Are there "negative tapes" that play in your head, telling you that you are not smart enough, or pretty enough, or funny enough, or rich enough, or tall enough, or whatever? I'd be willing to bet there are. After all, even the most emotionally and psychologically well-adjusted people have a "shitty committee" that lives between their ears and tells them (either occasionally or almost continually) that they're defective, unworthy, unlovable, not good enough, and just plain bad.
Nearly always, these "shame tapes" are developed in childhood — the result of inconsistent, neglectful, and/or abusive caregivers, along with being teased, being bullied, feeling different, failing at something that seems important (even if it's really unimportant), etc. Of course, some people have it a lot worse than others, and shame tends to run deeper and to be more destructive for those individuals.
Identify your shame.
What is your shame? What are the negative tapes that play in your head? What do they tell you about who and what you are? In what ways do these messages hold you back? Are you less successful at work, less open in relationships, less financially secure? Do you feel depressed or anxious or constantly angry? Do you keep important secrets? Do you think the needs of others are more important than your own? Do you feel "less than" and not good enough in everything you do?
Debunk your shame.
Once you've identified the shame tapes playing in your head, you can address your shame in ways that reduce its power (its ability to hold you back in life). My colleague, Dr. Brené Brown, refers to this as developing shame resilience. This process involves reaching out to supportive others, sharing your story, and experiencing empathy. In other words, once you've identified your shame, you need to talk about it with people who care about you, allowing them to walk through and experience your shame with you. You can do this with your therapist, a support group, your mom, your sister, you best friend, your mate, or your pastor, just to name a few.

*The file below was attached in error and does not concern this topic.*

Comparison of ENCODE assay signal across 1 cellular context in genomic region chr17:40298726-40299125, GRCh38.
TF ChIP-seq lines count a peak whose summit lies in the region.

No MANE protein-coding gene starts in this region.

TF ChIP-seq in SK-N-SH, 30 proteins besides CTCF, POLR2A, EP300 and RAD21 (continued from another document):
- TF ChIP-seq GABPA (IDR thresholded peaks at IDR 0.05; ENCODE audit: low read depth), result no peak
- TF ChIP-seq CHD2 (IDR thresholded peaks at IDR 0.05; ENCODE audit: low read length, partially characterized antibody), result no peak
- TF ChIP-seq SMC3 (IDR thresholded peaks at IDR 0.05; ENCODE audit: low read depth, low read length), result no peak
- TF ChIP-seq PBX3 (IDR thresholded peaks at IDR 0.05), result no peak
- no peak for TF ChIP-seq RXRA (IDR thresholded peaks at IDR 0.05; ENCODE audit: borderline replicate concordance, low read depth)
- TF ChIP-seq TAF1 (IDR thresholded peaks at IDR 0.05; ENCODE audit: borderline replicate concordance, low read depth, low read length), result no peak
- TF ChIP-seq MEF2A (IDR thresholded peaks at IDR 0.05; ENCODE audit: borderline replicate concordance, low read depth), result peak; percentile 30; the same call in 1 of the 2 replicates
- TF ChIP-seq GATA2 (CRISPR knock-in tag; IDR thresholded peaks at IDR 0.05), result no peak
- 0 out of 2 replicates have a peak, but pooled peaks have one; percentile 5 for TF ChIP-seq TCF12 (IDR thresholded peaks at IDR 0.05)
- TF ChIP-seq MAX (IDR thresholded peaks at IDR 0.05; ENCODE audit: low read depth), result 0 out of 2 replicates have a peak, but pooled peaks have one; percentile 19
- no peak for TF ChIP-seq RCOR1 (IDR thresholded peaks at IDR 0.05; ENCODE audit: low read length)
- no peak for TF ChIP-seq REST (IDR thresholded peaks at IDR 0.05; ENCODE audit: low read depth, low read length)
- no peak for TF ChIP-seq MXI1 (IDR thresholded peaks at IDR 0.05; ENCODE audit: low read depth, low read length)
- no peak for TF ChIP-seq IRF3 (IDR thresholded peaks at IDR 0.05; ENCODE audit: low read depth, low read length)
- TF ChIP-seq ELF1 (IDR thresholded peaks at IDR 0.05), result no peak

You have to talk about your shame! In fact, after a great deal of research, one of Dr. Brown's most important findings (mirroring the conclusions of several previous studies) is that not discussing a shaming event and the feelings it evokes can be more damaging than the actual event. Conversely, when people talk about their most difficult experiences and feelings with empathetic and supportive others they almost always feel better, even if they do this long after the event took place. Their anxiety and depression levels decrease, their shame disappears, and their lives improve.
Of course, talking about shame is not easy. The natural reaction to shame is to hide it. So most people isolate their shame and keep it secret. They push it down into the dark recesses of their soul, where it festers and tells them that they don't deserve to be happy, to be loved, or to succeed. Over time these messages become ingrained, breeding depression, addiction, codependency, bad behavior, and all sorts of other negative life issues — until the shame is discussed and destroyed.
Shame is like a vampire. It thrives in darkness; it dies in the light. Whenever, wherever, and however shame occurs, talking about it reduces its power, helping you progress from "I am bad" to "something bad happened." And that is a very big and extremely positive shift in self-perception. When you become shame resilient in this way, your negative self-beliefs will no longer hold you back. By getting your darkest secrets out in the open, you're free to live your life in the light.